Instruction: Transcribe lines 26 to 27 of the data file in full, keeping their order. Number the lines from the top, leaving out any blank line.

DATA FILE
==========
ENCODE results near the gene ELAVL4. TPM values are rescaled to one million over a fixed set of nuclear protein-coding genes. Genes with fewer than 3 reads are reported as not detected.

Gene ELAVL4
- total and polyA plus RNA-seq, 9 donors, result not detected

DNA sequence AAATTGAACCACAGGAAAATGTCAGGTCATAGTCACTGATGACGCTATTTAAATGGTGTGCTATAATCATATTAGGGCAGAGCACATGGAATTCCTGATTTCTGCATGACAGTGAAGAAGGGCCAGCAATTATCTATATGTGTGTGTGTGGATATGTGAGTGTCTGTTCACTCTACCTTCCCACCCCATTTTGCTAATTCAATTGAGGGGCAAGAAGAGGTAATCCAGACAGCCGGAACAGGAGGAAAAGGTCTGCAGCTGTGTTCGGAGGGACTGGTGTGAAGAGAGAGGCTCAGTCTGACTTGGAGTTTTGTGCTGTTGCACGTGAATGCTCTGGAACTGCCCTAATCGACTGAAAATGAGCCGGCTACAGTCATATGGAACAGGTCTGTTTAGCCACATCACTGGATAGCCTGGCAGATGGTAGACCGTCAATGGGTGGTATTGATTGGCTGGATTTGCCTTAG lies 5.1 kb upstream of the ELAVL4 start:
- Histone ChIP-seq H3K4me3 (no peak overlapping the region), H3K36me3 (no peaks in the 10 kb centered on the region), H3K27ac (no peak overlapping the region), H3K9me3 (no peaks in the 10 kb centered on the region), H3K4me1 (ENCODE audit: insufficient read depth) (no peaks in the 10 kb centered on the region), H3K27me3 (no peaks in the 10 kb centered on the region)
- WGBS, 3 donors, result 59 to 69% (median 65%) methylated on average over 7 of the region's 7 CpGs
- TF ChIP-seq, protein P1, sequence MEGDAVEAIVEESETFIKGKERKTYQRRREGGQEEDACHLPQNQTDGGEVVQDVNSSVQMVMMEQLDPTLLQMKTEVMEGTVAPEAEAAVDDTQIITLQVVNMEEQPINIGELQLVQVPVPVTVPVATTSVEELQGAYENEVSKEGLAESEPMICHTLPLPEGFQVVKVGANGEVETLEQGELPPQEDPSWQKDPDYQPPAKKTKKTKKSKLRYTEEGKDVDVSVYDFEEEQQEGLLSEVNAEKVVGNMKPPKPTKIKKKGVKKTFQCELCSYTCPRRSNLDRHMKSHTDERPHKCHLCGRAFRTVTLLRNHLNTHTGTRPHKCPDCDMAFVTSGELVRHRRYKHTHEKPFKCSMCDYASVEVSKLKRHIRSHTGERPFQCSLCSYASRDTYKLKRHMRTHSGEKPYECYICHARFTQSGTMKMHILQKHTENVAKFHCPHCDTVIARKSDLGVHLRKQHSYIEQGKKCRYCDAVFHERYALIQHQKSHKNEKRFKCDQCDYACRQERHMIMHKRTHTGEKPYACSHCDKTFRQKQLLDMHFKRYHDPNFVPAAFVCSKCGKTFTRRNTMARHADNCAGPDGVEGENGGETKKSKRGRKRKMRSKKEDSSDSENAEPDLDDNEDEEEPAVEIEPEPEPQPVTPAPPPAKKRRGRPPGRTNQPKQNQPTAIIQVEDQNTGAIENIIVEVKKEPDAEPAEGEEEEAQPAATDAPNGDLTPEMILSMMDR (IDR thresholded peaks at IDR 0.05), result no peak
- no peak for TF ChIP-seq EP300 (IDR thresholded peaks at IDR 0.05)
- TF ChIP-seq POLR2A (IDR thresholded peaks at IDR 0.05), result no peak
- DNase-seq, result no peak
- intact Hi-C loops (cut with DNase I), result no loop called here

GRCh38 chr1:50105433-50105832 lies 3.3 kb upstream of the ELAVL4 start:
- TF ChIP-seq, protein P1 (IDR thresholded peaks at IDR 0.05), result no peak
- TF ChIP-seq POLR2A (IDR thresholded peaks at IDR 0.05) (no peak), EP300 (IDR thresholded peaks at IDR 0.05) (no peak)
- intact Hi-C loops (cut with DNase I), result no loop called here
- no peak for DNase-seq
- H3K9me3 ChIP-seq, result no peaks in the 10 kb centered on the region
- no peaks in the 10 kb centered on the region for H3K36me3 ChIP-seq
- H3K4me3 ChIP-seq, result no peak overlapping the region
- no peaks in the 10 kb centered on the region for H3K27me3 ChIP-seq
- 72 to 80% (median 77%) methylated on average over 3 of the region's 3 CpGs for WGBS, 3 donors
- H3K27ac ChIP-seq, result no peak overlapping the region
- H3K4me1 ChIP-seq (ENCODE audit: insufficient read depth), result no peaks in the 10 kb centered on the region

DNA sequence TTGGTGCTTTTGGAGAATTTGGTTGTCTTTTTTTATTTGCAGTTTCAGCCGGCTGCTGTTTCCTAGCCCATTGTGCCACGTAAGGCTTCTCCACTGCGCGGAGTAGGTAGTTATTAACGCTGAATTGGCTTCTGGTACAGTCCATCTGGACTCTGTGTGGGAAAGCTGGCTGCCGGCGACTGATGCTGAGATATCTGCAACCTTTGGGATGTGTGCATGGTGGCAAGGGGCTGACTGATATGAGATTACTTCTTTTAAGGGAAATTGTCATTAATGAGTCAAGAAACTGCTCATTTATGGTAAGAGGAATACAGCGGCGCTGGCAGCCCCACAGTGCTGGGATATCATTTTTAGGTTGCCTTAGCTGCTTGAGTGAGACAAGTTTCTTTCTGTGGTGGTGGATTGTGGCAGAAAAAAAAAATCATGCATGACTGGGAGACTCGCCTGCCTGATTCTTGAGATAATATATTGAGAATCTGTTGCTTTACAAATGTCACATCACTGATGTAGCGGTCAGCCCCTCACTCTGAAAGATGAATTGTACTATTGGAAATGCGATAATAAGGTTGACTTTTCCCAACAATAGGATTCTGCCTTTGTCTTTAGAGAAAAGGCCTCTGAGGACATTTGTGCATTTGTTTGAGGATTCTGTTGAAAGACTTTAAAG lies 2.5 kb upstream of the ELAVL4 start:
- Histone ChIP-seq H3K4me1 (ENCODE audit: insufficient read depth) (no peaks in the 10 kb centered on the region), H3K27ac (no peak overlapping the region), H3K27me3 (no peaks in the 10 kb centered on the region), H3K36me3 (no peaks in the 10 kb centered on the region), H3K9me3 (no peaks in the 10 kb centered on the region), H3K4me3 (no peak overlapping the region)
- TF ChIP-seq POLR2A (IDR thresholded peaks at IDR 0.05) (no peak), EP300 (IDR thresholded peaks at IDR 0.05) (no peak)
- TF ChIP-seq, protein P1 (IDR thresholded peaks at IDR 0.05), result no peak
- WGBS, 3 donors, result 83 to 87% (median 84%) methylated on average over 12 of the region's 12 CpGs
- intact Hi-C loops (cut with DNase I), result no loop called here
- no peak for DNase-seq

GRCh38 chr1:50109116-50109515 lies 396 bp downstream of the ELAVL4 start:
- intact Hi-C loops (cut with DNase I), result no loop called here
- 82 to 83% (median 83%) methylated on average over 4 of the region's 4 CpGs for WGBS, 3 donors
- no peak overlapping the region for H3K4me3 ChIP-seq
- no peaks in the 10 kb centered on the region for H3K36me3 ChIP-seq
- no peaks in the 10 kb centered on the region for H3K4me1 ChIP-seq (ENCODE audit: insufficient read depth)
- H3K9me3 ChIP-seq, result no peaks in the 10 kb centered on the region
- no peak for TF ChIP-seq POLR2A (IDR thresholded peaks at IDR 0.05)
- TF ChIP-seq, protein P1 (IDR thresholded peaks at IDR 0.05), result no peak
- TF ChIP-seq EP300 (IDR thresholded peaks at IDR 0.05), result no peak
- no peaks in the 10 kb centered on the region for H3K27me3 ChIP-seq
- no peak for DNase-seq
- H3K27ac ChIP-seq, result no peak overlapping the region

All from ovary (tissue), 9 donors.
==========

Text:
- TF ChIP-seq POLR2A (IDR thresholded peaks at IDR 0.05) (no peak), EP300 (IDR thresholded peaks at IDR 0.05) (no peak)
- TF ChIP-seq, protein P1 (IDR thresholded peaks at IDR 0.05), result no peak